Wednesday, January 15, 2014

Hailey P&Z snuffs charter school plan

Would-be neighbors overwhelmingly oppose location


By TERRY SMITH
Express Staff Writer

This schematic shows the preliminary design of the Syringa Mountain School building that was proposed for construction in the China Gardens and Sherwood Forest residential area of west Hailey. Courtesy schematic by Graham Whipple Architect, Leed AP

    Some 100 residents of the China Gardens and Sherwood Forest subdivisions in western Hailey flocked to a Monday night meeting of the city’s Planning and Zoning Commission to oppose the building of a new charter school in their neighborhood.
    Ultimately, they prevailed, as the P&Z Commission voted unanimously to reject the design review application of Syringa Mountain School, determining that constructing a school building in the residential area could jeopardize the health, safety and welfare of the public.
    The P&Z further determined that the school had not adequately addressed numerous concerns of city officials, including a landscaping plan deemed unsafe by city police, non-conformity with buildings in the surrounding neighborhood, inadequate off-street parking and an incomplete lighting design plan.
    “I’m concerned that there are so many concerns in the staff report,” said P&Z Chairman Jay Cone.
    Syringa Mountain School, which intends to open for the 2014-2015 school year, had proposed in its application the construction of a 35-foot high, two-story, 12,000-square-foot building on an undeveloped 3.04 acre property on Aspen Drive, between the China Gardens and Sherwood Forest subdivisions.
    Initially, school officials hope for an enrollment of 165-190 students in grades K-5, expanding to grades K-8 by the start of school in 2017 with an enrollment of 240 students. However, the school’s charter allows for a student population of up to 480.
    Syringa will use the Waldorf education methodology, which is described in the school’s literature as providing an “academically rigorous liberal arts curriculum presented in a developmentally and arts-integrated context. The method emphasizes educating the whole child—head, heart and hands—through sustainable living, gardening, farming, experiential learning and minimal use of technology in the early grades.”
    In a presentation at Monday’s P&Z meeting, Syringa School board Vice Chair Greg Bloomfield said the school will draw new residents to the area.
    “We feel like it will be a value added to the community,” Bloomfield said.
    Hailey Community Development Director Micah Austin said there was significant public interest in the school, noting that his office as of Monday afternoon had received 67 written comments. He said 32, or 48 percent, were in favor of building the school at the proposed location, while 35, or 52 percent were opposed.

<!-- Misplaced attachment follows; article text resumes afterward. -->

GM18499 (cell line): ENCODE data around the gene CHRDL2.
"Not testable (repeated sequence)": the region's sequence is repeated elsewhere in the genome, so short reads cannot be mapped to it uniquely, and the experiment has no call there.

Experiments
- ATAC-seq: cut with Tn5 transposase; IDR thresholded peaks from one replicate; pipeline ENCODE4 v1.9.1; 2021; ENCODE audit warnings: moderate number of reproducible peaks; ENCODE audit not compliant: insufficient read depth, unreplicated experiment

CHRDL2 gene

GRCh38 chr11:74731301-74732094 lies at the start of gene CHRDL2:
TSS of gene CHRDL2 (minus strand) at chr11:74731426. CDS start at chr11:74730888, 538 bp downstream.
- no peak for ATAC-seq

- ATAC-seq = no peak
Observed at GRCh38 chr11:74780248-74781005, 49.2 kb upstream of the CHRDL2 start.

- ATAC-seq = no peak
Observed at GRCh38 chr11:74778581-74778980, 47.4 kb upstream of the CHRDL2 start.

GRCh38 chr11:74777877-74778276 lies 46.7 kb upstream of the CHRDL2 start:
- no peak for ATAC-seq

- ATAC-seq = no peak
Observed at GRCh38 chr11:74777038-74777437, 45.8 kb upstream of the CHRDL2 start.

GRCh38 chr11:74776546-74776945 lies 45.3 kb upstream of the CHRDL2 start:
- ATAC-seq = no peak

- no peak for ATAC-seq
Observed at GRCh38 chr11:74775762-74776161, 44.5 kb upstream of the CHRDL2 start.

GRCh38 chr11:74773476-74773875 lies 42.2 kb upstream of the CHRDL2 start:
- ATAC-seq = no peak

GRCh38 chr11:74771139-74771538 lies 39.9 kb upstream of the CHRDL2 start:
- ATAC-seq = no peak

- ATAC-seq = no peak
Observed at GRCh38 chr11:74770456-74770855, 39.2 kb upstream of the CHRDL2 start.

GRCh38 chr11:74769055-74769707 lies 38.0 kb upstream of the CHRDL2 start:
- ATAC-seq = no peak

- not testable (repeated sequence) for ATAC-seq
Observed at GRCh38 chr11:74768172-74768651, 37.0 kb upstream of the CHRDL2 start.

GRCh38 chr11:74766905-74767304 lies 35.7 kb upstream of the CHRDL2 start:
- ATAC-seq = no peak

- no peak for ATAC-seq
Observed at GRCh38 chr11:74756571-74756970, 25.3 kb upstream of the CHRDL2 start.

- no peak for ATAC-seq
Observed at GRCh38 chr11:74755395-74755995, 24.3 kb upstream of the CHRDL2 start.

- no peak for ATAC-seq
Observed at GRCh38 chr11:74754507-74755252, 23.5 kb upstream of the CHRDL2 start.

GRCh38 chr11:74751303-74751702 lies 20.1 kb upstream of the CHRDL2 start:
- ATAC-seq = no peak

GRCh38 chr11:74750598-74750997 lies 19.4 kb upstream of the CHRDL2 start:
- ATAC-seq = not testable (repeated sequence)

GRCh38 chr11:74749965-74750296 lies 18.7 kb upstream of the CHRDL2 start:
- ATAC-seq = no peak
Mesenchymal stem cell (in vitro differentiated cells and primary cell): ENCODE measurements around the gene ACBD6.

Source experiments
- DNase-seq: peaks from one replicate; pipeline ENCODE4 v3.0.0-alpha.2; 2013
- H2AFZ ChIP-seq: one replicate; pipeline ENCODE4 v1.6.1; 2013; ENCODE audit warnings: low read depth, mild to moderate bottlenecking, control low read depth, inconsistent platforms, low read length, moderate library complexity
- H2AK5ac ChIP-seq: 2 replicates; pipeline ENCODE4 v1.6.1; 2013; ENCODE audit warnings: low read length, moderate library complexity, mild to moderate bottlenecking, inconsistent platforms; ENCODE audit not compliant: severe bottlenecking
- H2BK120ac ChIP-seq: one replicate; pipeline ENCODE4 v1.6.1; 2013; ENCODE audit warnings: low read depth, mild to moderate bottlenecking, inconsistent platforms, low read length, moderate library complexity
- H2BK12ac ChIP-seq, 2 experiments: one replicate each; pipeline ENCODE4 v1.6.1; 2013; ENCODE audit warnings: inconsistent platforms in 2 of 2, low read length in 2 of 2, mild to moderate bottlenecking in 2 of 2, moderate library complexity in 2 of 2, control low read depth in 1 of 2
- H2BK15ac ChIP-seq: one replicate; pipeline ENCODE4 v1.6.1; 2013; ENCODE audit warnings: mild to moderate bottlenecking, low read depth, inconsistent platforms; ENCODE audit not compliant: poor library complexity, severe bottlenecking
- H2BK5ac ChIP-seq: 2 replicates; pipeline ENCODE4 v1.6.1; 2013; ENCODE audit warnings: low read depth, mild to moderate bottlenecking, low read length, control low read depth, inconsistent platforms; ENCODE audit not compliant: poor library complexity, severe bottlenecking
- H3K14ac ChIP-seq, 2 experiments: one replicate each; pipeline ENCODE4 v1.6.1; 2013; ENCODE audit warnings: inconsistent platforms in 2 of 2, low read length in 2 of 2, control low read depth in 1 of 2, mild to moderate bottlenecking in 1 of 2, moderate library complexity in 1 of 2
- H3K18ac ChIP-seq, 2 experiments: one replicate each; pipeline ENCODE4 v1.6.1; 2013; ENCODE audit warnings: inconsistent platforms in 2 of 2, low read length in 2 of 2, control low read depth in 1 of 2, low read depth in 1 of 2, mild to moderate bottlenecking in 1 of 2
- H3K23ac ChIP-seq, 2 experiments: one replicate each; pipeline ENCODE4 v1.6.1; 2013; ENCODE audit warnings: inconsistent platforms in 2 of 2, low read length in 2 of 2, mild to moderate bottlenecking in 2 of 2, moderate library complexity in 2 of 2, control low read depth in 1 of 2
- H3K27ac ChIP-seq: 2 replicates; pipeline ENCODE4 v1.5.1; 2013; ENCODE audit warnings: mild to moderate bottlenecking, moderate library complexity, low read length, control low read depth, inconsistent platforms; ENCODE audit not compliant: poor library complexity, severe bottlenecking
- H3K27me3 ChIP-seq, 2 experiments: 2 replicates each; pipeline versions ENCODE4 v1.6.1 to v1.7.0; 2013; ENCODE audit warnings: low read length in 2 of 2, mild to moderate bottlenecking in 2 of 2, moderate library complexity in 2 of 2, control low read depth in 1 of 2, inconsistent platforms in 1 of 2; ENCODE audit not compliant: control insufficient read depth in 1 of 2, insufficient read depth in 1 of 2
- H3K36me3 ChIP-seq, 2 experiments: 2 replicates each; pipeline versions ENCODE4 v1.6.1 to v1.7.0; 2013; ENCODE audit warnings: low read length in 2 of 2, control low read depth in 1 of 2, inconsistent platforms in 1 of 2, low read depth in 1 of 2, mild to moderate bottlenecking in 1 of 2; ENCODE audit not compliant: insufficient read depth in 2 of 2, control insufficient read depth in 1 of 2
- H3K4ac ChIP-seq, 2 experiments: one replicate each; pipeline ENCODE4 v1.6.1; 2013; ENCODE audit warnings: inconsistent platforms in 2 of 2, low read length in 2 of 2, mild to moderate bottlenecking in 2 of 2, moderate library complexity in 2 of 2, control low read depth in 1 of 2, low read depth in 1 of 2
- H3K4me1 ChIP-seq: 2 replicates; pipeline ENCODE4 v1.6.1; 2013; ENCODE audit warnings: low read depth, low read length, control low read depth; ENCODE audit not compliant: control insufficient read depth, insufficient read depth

“Those that were opposed, for the most part, left their addresses and most of them are local to the area,” Austin said.


It was a chance to hear from the neighbors. But that doesn’t change our mission to bring the school to the valley. It’s just a bump in the road.”
Laurie Wertich
Syringa Mountain School




    However, the ratio of those in favor to those opposed was much different during the public comment portion of the meeting, with nearly all of some 30 commenters speaking against the proposal.
    “There will just be too much traffic in the area,” said resident Steve Cross, noting that the problem would only get worse as the school population increased.
    “This building is out of scale,” said former Hailey Mayor Susan McBryant. “Clearly, they intend to bring animals to this site.”
    David Harrison described the building as an “industrial-type development” that was out of place and character for the neighborhood.
    There were also concerns about the school being in a flood plain, its proximity to the Big Wood River, the possibility of decreased property values and the possibility of a large derelict building in the neighborhood if the charter school should fail.
    In an interview Tuesday, Syringa School board member and spokeswoman Laurie Wertich said the board is undecided on its next move.
    “I think the plan is to regroup; that’s all we can do,” Wertich said. “We have options. We could resubmit, but that’s something we haven’t had a chance to talk about as a board.”
    Wertich said she was not surprised by the large turnout and noted that while most were opposed to the location, no one spoke against formation of the school.
    “I think it was fine,” she said. “It was a chance to hear from the neighbors. But that doesn’t change our mission to bring the school to the valley. It’s just a bump in the road.
Terry Smith: tsmith@mtexpress.com

    Express staff writer Tony Evans contributed to this report.


Charter schools
A charter school is a state-funded school that offers parents an alternative to teaching methods in conventional public schools. The formation of charter schools in Idaho was authorized in 1998 when the state Legislature approved the Public Charter Schools Act.
As with a school district, charter schools receive state funding on a per-student basis. However, charter schools are not allowed to levy property taxes, so they also rely heavily on donations.
The formation of Syringa Mountain School, Blaine County’s only charter school, was authorized in August 2013 by the Idaho Public Charter School Commission. The school is currently accepting students and intends to open for the 2014-2015 school year. There are nearly 50 charter schools in Idaho.


 




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